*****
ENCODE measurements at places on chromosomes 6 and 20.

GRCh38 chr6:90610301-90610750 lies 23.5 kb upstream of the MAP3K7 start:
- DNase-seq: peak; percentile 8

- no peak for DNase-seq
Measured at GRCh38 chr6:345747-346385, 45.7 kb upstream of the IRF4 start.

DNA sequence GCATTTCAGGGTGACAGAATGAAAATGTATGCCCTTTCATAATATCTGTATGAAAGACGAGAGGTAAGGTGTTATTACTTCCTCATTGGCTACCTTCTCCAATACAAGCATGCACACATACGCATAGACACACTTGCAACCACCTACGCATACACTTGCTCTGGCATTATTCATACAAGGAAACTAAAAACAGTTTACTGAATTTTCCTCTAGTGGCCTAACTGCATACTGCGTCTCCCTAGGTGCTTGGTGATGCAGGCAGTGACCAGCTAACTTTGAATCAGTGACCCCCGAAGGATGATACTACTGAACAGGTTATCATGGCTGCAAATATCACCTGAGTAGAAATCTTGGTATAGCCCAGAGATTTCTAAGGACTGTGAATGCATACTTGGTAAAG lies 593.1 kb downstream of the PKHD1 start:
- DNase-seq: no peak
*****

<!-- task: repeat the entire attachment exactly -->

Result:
ENCODE measurements at places on chromosomes 6 and 20.

GRCh38 chr6:90610301-90610750 lies 23.5 kb upstream of the MAP3K7 start:
- DNase-seq: peak; percentile 8

- no peak for DNase-seq
Measured at GRCh38 chr6:345747-346385, 45.7 kb upstream of the IRF4 start.

DNA sequence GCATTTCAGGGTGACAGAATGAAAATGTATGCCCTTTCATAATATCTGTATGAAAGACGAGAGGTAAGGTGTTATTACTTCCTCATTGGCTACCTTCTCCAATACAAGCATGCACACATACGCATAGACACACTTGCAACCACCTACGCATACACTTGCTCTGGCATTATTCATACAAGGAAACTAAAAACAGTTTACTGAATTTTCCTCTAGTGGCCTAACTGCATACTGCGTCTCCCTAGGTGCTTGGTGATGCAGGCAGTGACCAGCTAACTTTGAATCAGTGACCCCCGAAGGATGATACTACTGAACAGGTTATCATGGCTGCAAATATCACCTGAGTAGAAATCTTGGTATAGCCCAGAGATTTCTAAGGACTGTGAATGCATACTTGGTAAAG lies 593.1 kb downstream of the PKHD1 start:
- DNase-seq: no peak